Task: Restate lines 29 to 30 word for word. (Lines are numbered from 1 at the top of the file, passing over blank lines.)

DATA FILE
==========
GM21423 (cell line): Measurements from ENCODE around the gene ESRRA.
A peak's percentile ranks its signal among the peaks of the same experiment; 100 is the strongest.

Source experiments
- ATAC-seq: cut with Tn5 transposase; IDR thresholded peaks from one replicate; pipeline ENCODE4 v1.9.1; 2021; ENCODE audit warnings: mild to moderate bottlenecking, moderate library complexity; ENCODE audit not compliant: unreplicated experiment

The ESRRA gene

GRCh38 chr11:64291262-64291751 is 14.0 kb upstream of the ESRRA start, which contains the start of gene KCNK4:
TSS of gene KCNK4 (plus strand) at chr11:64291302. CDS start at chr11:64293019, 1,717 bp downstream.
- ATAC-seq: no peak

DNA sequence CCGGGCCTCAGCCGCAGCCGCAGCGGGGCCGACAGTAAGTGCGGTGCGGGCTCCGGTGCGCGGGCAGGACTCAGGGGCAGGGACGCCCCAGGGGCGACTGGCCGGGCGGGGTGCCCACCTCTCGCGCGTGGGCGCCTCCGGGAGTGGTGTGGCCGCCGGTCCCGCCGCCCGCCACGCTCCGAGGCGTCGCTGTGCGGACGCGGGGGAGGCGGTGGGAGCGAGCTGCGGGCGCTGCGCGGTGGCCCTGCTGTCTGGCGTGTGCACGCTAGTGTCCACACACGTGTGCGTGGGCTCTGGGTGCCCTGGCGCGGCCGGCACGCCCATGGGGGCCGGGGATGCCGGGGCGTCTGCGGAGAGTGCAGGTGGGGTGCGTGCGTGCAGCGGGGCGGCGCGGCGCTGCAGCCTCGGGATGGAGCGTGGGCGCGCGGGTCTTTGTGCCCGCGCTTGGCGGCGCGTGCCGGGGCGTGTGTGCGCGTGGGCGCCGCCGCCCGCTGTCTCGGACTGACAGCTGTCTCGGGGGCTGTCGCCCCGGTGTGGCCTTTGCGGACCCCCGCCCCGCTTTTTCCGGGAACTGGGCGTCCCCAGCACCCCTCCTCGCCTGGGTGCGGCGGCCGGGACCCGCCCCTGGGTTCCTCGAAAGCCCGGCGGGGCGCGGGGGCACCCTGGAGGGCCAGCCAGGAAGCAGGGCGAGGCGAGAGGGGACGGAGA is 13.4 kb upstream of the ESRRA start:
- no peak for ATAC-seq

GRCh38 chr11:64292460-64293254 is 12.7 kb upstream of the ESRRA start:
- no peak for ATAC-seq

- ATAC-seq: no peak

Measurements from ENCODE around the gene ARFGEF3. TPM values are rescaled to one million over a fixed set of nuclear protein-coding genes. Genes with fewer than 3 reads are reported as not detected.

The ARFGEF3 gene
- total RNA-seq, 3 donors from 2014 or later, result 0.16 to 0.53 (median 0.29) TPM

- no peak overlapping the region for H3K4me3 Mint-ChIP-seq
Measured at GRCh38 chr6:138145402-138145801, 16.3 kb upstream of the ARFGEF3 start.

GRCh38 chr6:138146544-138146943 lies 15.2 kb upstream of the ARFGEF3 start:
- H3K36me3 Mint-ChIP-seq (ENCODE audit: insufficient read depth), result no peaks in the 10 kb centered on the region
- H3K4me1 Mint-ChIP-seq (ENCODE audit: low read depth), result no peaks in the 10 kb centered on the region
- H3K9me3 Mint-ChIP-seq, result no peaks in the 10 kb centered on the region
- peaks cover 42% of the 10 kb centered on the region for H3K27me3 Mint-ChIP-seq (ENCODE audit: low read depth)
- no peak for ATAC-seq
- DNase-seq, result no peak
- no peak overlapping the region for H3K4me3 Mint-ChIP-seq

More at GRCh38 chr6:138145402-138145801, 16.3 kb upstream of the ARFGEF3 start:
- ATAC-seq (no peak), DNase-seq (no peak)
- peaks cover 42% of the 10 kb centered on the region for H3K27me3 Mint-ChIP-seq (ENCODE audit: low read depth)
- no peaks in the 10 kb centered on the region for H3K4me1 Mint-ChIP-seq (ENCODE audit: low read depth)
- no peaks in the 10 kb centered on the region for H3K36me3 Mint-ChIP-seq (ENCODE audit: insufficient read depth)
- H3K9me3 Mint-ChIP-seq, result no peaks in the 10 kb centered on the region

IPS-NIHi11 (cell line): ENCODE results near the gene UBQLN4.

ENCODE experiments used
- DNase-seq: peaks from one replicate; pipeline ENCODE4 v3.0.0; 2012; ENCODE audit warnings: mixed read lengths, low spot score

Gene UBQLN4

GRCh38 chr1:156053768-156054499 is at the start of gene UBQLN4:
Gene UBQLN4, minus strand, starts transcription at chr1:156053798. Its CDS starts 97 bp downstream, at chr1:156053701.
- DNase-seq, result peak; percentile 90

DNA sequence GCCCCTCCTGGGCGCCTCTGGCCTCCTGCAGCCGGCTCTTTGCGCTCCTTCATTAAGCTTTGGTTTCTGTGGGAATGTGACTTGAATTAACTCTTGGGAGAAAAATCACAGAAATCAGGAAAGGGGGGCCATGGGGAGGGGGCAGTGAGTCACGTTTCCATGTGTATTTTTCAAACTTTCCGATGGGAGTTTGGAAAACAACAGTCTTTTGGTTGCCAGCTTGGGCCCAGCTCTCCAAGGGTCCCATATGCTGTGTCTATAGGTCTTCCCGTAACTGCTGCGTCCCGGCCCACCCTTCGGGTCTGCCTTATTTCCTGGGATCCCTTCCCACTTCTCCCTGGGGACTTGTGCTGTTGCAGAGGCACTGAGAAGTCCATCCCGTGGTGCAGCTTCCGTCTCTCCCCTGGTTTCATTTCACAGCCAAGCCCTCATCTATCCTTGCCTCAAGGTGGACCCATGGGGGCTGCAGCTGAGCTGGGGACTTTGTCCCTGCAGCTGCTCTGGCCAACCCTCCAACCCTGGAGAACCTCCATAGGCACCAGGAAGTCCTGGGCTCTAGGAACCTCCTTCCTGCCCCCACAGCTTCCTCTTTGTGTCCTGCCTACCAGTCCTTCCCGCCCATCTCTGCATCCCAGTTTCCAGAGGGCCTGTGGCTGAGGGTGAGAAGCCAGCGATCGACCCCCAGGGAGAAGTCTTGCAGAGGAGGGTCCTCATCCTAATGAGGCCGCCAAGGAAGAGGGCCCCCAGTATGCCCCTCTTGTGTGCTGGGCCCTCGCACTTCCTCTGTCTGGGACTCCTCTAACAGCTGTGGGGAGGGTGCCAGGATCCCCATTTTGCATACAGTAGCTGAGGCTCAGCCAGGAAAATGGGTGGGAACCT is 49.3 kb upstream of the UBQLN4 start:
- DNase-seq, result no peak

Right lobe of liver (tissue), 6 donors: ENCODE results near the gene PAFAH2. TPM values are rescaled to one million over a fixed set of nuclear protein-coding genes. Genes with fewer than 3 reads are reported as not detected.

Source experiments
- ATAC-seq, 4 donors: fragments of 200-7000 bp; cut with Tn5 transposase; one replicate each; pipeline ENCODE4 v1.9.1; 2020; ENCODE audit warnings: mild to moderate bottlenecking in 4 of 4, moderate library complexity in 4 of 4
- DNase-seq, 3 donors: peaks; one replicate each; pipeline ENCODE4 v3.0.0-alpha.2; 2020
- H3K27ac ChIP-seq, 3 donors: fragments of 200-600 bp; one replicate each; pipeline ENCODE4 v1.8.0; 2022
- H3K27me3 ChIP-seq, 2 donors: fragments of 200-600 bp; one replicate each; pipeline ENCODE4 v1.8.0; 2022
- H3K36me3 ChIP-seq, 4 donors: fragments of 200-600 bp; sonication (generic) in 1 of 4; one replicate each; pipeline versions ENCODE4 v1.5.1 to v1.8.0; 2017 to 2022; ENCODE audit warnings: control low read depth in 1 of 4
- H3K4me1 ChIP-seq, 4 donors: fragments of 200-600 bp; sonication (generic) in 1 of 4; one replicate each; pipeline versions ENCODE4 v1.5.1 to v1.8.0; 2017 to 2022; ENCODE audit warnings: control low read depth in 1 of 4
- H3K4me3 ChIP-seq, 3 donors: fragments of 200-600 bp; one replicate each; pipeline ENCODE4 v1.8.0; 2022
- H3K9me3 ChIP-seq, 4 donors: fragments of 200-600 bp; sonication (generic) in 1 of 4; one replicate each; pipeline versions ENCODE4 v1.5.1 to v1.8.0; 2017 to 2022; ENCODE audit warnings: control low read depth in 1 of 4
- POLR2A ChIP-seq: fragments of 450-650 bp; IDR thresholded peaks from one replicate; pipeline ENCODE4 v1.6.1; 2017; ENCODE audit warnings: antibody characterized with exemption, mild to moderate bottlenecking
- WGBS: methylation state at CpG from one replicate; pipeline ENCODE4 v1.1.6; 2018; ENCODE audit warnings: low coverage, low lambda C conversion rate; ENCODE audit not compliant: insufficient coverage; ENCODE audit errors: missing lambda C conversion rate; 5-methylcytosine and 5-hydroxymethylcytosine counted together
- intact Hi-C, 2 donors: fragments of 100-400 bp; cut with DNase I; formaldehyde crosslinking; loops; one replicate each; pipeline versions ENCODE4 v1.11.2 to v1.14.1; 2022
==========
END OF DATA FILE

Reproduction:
- peaks cover 42% of the 10 kb centered on the region for H3K27me3 Mint-ChIP-seq (ENCODE audit: low read depth)
- no peaks in the 10 kb centered on the region for H3K4me1 Mint-ChIP-seq (ENCODE audit: low read depth)